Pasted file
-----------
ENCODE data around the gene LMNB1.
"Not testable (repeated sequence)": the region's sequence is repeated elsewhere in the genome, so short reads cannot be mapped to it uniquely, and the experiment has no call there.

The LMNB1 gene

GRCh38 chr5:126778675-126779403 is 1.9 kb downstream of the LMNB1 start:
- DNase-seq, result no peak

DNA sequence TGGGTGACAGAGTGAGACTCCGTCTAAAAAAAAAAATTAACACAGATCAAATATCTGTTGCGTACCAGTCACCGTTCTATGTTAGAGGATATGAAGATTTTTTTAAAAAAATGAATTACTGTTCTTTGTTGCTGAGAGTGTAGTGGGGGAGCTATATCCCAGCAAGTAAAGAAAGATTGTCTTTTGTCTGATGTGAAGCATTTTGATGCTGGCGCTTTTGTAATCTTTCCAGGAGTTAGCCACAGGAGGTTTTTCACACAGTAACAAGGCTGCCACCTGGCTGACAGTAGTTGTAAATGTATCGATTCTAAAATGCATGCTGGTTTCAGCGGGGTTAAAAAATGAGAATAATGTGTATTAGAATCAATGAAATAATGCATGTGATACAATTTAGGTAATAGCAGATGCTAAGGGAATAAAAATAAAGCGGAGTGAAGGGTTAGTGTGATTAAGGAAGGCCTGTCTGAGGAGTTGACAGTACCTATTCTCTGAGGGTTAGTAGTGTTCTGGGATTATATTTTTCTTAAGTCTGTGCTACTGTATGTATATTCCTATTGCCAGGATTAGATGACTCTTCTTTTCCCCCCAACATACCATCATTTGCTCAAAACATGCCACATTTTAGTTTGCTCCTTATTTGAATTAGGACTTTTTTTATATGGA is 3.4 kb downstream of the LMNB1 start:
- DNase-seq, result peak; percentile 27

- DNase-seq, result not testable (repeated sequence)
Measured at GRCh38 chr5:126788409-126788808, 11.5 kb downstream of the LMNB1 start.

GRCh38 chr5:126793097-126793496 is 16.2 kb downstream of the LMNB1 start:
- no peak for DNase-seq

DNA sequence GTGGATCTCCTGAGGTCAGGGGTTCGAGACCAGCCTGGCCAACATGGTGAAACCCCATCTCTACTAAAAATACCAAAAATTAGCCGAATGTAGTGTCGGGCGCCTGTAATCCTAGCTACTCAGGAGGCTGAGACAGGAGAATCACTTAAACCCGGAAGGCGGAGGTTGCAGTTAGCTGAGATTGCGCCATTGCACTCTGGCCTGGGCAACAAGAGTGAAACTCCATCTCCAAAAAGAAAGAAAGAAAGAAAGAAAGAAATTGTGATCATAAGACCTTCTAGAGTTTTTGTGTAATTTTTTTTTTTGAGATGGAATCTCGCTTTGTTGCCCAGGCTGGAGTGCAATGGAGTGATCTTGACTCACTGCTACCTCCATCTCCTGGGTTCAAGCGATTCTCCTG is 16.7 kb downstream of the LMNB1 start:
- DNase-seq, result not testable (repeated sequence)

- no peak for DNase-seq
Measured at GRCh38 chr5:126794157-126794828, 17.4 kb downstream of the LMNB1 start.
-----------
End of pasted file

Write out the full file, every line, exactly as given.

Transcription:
ENCODE data around the gene LMNB1.
"Not testable (repeated sequence)": the region's sequence is repeated elsewhere in the genome, so short reads cannot be mapped to it uniquely, and the experiment has no call there.

The LMNB1 gene

GRCh38 chr5:126778675-126779403 is 1.9 kb downstream of the LMNB1 start:
- DNase-seq, result no peak

DNA sequence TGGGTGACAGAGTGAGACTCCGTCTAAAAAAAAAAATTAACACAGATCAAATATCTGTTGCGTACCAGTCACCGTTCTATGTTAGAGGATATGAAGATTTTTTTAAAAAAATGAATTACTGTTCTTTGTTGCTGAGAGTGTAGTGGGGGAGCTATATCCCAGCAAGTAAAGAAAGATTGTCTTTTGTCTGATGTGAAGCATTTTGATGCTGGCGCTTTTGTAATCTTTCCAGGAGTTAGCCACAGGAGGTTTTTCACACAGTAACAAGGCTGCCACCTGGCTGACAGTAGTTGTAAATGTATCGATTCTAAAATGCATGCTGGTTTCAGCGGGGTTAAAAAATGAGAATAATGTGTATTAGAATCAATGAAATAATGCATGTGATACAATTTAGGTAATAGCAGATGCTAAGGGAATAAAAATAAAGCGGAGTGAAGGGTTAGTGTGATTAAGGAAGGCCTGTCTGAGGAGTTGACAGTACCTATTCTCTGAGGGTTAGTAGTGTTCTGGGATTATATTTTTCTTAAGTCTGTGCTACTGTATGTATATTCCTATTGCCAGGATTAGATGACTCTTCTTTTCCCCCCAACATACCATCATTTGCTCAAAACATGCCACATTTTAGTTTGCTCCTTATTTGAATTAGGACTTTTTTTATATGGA is 3.4 kb downstream of the LMNB1 start:
- DNase-seq, result peak; percentile 27

- DNase-seq, result not testable (repeated sequence)
Measured at GRCh38 chr5:126788409-126788808, 11.5 kb downstream of the LMNB1 start.

GRCh38 chr5:126793097-126793496 is 16.2 kb downstream of the LMNB1 start:
- no peak for DNase-seq

DNA sequence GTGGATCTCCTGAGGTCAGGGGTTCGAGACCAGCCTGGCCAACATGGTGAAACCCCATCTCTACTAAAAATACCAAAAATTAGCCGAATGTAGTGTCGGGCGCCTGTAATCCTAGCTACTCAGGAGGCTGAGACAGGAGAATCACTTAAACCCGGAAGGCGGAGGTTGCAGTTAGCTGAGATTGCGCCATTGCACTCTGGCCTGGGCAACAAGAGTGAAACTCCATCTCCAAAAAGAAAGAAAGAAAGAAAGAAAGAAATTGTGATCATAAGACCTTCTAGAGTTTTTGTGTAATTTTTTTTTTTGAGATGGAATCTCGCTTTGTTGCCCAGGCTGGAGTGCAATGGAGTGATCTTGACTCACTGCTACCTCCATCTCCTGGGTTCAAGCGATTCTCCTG is 16.7 kb downstream of the LMNB1 start:
- DNase-seq, result not testable (repeated sequence)

- no peak for DNase-seq
Measured at GRCh38 chr5:126794157-126794828, 17.4 kb downstream of the LMNB1 start.